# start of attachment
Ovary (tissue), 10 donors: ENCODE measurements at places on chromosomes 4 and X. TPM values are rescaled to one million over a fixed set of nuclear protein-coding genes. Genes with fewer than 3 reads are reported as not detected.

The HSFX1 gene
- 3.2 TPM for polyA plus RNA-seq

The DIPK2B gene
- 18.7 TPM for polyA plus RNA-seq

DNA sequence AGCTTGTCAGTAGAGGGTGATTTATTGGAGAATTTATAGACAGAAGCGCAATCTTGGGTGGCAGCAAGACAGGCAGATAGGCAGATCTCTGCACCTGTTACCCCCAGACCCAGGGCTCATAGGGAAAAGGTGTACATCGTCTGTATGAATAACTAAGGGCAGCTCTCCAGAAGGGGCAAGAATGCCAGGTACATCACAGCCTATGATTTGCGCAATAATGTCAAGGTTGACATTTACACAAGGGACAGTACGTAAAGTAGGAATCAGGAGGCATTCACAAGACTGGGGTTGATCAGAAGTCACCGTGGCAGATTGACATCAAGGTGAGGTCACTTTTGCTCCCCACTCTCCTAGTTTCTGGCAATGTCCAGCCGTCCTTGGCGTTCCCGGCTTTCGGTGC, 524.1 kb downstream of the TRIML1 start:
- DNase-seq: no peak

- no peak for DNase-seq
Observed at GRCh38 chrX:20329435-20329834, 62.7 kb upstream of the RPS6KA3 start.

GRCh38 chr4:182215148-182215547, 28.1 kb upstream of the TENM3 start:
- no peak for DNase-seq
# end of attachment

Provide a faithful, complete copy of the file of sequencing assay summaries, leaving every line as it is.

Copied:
Ovary (tissue), 10 donors: ENCODE measurements at places on chromosomes 4 and X. TPM values are rescaled to one million over a fixed set of nuclear protein-coding genes. Genes with fewer than 3 reads are reported as not detected.

The HSFX1 gene
- 3.2 TPM for polyA plus RNA-seq

The DIPK2B gene
- 18.7 TPM for polyA plus RNA-seq

DNA sequence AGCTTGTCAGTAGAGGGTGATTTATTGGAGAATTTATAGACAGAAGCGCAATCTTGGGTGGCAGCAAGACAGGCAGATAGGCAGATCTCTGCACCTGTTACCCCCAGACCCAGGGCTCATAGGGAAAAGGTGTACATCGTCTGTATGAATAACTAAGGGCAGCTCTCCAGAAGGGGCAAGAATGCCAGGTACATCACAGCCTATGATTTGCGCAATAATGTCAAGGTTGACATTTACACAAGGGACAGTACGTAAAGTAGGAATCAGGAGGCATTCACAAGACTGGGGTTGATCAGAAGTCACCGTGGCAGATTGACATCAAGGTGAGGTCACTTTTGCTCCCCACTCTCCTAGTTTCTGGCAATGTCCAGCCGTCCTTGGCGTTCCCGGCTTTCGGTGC, 524.1 kb downstream of the TRIML1 start:
- DNase-seq: no peak

- no peak for DNase-seq
Observed at GRCh38 chrX:20329435-20329834, 62.7 kb upstream of the RPS6KA3 start.

GRCh38 chr4:182215148-182215547, 28.1 kb upstream of the TENM3 start:
- no peak for DNase-seq